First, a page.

Deep inside me is a voice that wants to sustain everything old-school about Cairo.
If I have the choice, I’ll choose Downtown over City Stars, Groppi over Cilantro. In the realm of pubs, I’d much rather bask in the fusty, fading glories of Horreya or Pub 28 over the myriad of flashier options around town like Tamarai or 35. When it comes to restaurants, give me Abu Tareq or Rifai over Asiatique any day.
While Cairo has never been known as a destination of choice for fondue aficionados, whenever I’ve had a craving for it, I’ve
visited old haunts, including one Swiss restaurant where the fondue is good or the Swiss Club in Agouza, where the mildly toxic-looking mixture with the consistency of paraffin leaves much to be desired.
But the commitment to old-school is by definition a tad sentimental, and is therefore able to overlook such shortcomings.
As a result, when I approached the new addition to Maadi’s dining scene, Little Swiss, offering fondue of various shapes and sizes, raclette, and other traditional German/Swiss delicacies, I was bristling with skepticism.
Little Swiss is new, and everything charming in Cairo is, by definition, old. Little Swiss is clean and neat, with the attractive, if kitschy, décor theme of cows, right down to the cow-chimed cuckoo clock that rather disturbingly moos in your ear every half hour and the rather uncomfortably upright moo-upholstered chairs. Everyone knows that charming things in Cairo are dirty, shabby, and generally past their prime.
The waiting brigade at Little Swiss is efficient and friendly, yet everyone knows that the members of staff at old-school places are surly and inattentive.
My reserve softened somewhat when I discovered the rather interesting story behind Little Swiss’ creation. In a spot formerly occupied by the British restaurant, The Nook, (are we surprised that British cuisine can’t find a dedicated following here in the spicy East?), Little Swiss is the brainchild of a Swiss gastro-entrepreneur, chef and manager couple, Charlotte and Hans Peter, who recently relocated to Egypt.
Remembering an enjoyable stay in Cairo decades ago, they decided to return to spread the good news of melted cheese to the city’s uninitiated. Little Swiss’ clientele seem to be regulars, many of whom chat amiably with Charlotte during one of her regular trips around the restaurant ensuring that everyone was content, and able to use the rather intimidating cooking equipment that accompanies the meal to your table.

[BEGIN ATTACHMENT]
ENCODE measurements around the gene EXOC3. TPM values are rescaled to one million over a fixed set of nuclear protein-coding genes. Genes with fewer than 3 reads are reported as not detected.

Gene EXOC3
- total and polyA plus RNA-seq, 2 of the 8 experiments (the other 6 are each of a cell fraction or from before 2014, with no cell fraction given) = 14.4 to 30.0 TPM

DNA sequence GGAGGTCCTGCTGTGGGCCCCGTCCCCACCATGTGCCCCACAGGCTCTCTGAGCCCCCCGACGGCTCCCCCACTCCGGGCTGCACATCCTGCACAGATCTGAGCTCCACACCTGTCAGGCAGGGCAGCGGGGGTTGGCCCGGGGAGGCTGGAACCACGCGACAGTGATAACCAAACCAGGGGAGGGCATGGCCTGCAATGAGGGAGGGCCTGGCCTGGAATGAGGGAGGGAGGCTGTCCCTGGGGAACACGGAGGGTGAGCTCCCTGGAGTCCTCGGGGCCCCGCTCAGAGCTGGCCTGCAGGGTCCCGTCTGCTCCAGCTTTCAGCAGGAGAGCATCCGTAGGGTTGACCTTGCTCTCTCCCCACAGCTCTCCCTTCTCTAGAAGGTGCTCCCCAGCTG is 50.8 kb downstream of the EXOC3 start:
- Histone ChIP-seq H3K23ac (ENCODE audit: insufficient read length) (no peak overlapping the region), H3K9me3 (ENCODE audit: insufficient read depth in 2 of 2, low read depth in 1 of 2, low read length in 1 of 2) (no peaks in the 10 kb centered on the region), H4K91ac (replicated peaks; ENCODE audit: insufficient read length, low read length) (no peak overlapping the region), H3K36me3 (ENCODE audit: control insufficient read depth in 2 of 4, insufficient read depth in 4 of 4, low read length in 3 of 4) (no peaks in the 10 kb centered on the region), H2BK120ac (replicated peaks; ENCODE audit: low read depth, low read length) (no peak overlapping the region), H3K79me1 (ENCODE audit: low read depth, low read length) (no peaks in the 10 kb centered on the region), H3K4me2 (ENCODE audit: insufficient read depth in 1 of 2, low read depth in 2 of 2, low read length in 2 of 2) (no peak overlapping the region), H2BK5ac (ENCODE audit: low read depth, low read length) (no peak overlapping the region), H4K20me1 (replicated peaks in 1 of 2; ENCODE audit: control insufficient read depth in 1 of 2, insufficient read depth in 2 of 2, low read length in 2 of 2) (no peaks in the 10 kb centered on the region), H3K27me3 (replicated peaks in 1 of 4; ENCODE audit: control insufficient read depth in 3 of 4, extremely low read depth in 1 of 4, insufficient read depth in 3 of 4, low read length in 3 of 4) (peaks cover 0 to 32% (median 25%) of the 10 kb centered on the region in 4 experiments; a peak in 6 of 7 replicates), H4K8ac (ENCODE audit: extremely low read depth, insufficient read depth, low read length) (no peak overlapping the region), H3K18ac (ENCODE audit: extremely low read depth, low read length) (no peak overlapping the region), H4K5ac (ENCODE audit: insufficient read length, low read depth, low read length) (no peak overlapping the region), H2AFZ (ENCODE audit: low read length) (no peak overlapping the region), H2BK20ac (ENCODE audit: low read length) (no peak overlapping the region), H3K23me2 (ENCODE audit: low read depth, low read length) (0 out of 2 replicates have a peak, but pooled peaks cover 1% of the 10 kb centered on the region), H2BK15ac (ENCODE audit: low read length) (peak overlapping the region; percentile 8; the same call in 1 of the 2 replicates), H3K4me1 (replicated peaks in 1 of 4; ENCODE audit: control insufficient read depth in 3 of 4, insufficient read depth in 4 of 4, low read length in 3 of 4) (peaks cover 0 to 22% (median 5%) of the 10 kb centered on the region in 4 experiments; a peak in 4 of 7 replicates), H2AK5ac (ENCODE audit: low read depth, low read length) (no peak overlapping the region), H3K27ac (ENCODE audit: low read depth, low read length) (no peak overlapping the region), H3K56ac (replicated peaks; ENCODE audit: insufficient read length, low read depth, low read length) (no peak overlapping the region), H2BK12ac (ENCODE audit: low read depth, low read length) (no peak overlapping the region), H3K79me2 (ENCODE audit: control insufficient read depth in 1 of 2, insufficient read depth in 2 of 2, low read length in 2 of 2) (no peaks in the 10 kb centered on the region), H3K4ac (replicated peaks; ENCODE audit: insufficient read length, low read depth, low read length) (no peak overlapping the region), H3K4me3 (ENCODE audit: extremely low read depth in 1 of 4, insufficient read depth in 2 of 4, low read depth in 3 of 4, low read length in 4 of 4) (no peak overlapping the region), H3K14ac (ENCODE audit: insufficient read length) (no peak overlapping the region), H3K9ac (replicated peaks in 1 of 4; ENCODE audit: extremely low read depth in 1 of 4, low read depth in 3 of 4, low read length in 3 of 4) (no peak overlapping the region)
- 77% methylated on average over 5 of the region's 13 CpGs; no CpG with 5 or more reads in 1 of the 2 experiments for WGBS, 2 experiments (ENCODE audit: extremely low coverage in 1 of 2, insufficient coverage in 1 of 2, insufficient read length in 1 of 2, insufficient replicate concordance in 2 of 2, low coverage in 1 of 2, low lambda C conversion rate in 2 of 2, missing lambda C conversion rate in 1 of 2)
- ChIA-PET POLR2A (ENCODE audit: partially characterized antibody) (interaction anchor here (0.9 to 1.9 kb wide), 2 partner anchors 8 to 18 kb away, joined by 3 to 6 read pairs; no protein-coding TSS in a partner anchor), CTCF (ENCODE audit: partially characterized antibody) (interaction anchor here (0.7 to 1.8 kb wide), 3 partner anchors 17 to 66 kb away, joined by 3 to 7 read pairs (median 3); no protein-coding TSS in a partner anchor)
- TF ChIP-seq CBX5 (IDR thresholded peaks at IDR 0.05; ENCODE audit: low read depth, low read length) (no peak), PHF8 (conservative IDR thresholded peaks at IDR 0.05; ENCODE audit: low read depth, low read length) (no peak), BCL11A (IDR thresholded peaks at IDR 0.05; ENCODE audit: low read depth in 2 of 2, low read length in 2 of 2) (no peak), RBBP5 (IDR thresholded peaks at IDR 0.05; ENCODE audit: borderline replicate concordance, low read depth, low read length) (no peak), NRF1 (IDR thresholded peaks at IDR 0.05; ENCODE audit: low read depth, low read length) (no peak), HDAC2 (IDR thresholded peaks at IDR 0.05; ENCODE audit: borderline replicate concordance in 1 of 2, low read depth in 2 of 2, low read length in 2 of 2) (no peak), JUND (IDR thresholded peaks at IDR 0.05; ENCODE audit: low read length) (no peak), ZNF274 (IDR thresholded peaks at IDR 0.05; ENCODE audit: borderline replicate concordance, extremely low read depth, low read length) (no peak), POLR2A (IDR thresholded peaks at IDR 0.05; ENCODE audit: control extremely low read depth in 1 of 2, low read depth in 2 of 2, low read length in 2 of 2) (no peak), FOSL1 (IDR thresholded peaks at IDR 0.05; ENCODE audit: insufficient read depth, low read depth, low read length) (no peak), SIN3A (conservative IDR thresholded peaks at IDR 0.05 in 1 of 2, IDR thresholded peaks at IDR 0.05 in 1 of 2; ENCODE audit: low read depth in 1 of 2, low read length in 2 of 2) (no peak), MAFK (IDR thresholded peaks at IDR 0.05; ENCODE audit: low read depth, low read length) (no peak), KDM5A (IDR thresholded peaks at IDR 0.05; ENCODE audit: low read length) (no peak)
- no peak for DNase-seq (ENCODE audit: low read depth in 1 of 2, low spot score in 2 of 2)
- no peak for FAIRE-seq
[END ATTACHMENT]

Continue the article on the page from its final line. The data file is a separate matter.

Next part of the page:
The menu is limited, dried and sliced meats to start; fondue, raclette or grilled meats for mains; and chocolate fondue or ice cream to finish. But I presume if you’ve read this far, then chances are you have one of these in mind.
The starters are OK, no better than what you could find at an upscale market. The fondue is excellent, all imported cheese blended into just the right mixture. If you’ve ever tried making fondue at home, you’ll know this can be a challenge.
The grilled meat, chicken, beef and sausage are on offer, is decent if unspectacular, but it’s fun to cook your own on the portable grill brought to the table. The table next door ordered the raclette, not the European-style machine where you peel away the drippings from a heated block of cheese, but a series of individual ladles where you soften cheese before eating under a grill and they looked quite content.
A friend of mine mentioned that Little Swiss would make the perfect “first date” restaurant, as there’s plenty of fidgeting in the food preparation to keep you occupied if the conversation lulls.
If you still have the energy for one more round of do-it-yourself gastronomy, then it is possible that Little Swiss has saved the best for last, at least according to my pregnant wife, who was in the midst of a serious chocolate craving.
The chocolate fondue comes in two choices, Toblerone or dark chocolate, into which you dip a range of fruits and sweets. We went with the Toblerone, and in between the bowl’s fairly rapid descent from full to finger-licked clean, I learned an important maxim: never come between a pregnant lady with a sharp implement in her hand and a bowl of delicious chocolate.
Little Swiss is a solid, if a tad expensive, option for high-quality European style fondue. It may not be the best place for kids, on account of the heated cooking infrastructure that arrives at the table. It’s open for dinner four nights a week.
Details: 21, Rd. 254, Maadi; 2519 7655/016 850 2236. Open Wednesday to Saturday from 5pm-midnight; open for private functions outside of these times. No alcohol. Dinner for two: LE325. Reservations accepted.